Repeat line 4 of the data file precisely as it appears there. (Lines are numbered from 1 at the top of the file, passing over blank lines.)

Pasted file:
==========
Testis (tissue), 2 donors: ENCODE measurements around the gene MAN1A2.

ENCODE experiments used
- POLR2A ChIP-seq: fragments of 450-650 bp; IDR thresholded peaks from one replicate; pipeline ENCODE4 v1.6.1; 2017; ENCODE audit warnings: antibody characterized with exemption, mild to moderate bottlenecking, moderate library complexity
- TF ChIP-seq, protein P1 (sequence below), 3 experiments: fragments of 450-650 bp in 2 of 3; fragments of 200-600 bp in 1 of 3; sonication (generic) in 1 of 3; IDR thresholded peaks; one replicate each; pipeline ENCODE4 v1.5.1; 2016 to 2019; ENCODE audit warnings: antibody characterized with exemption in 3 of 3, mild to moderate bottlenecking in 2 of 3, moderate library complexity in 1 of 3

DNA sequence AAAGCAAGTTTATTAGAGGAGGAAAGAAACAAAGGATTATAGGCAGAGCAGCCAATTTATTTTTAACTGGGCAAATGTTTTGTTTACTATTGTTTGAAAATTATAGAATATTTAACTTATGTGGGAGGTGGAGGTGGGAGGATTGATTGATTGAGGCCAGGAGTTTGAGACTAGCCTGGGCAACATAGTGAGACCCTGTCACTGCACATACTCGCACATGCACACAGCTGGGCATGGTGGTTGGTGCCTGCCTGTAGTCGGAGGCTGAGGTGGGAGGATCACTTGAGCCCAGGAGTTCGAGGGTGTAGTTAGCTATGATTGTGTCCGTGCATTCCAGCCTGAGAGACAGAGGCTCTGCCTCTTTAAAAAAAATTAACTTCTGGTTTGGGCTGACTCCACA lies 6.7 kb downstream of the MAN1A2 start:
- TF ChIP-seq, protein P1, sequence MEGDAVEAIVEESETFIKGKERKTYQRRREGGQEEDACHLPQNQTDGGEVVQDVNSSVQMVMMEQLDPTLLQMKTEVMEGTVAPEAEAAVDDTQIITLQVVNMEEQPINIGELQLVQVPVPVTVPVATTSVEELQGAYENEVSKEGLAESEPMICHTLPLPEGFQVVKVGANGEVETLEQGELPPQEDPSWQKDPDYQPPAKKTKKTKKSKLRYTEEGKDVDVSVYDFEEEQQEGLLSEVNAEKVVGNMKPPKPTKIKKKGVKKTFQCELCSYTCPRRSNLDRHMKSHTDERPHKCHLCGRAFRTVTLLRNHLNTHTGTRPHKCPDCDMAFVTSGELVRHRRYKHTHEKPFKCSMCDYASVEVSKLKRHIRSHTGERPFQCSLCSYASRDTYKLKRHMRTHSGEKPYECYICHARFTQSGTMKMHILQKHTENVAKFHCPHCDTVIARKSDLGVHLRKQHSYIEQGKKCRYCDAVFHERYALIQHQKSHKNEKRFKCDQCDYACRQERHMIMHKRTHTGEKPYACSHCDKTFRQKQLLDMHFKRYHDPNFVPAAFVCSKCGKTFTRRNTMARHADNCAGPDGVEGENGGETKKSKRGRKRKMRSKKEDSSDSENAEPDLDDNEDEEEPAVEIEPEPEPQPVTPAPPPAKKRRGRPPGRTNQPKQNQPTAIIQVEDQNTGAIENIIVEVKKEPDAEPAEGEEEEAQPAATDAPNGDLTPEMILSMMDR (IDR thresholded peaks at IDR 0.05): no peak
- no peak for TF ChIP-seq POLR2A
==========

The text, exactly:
- TF ChIP-seq, protein P1 (sequence below), 3 experiments: fragments of 450-650 bp in 2 of 3; fragments of 200-600 bp in 1 of 3; sonication (generic) in 1 of 3; IDR thresholded peaks; one replicate each; pipeline ENCODE4 v1.5.1; 2016 to 2019; ENCODE audit warnings: antibody characterized with exemption in 3 of 3, mild to moderate bottlenecking in 2 of 3, moderate library complexity in 1 of 3